Having downloaded NetLogo and played around with it for a while, I am unsure whether it will meet the needs of our modeling project.
- NetLogo is particularly aimed at modeling systems as they adapt over time. Agents in NetLogo continuously respond to each other's decisions, resulting in an ever-changing environment. To a great extent, we are interested in modeling a system that will develop over time: at a farmers' market, for example, a seller makes a decision (setting up a vendor station), a buyer makes a decision motivated by the seller's decision (walking over to the vendor station), then another decision (whether or not to buy from the this particular vendor), etc. For these types of interactions, it is crucial to have a simulation program that effectively displays change over time in the system, showing how decisions by each agent impacts each following decision by other agents.
- NetLogo allows one to easily change the variables in the system. For example in the "Cooperation" (of cows) model contained in the NetLogo models library, meters representing initial number of cows, cooperative probability, reproduction cost, etc. can be adjusted with a click of a button. This is just what we need for our model. We would have a meter representing number of buyers, number of sellers, buying probabilities of each one, price constraints, etc.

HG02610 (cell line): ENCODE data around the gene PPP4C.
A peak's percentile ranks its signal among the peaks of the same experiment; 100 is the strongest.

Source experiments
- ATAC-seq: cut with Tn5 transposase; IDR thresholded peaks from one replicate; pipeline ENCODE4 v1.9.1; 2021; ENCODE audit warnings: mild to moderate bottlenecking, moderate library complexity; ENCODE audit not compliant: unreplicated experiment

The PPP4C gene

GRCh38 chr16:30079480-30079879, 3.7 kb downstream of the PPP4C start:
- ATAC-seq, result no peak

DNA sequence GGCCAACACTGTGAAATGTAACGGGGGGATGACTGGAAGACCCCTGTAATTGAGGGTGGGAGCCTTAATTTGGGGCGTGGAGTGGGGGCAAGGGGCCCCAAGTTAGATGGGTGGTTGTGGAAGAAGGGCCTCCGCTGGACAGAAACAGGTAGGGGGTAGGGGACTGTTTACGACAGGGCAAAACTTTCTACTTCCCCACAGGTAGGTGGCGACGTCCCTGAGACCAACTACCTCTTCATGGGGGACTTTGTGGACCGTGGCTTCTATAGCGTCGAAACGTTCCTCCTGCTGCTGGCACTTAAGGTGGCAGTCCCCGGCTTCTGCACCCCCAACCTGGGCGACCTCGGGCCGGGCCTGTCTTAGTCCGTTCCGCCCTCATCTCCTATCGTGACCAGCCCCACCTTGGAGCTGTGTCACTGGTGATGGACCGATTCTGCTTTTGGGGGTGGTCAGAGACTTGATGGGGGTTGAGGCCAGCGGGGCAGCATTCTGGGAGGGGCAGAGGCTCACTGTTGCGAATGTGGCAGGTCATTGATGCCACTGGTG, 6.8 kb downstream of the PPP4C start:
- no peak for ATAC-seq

- Having examined many of the models in the NetLogo model library, I am not sure that the program will allow for the level of complexity that we require. We need to have several groups of buyers, each of which has different characteristics and behaviors. The models contained in NetLogo's library have about five adjustable parameters – our program would need many more. Though I don't know that NetLogo cannot provide for this, I am skeptical because none of the provided models shows this type of control over the system, or a system with this degree of complexity.
It should be noted that I do not know the language that NetLogo uses; therefore, my ability to experiment with the program was limited. NetLogo does use a fairly simple programming language, but I did not find it a good use of my time to become familiar enough with it to be able to create my own models.
Conclusion: Though NetLogo may be the most widely-used agent based modeling program, I am skeptical that it will meet our needs. At this point in my research, I have found three programs that appear suitable for the models we want to create: RePast, Ascape, and the at-this-point-in-time only Japanese PlatBox. In order to be sure whether or not NetLogo belongs on this list, I would have to experiment with the program with its required language.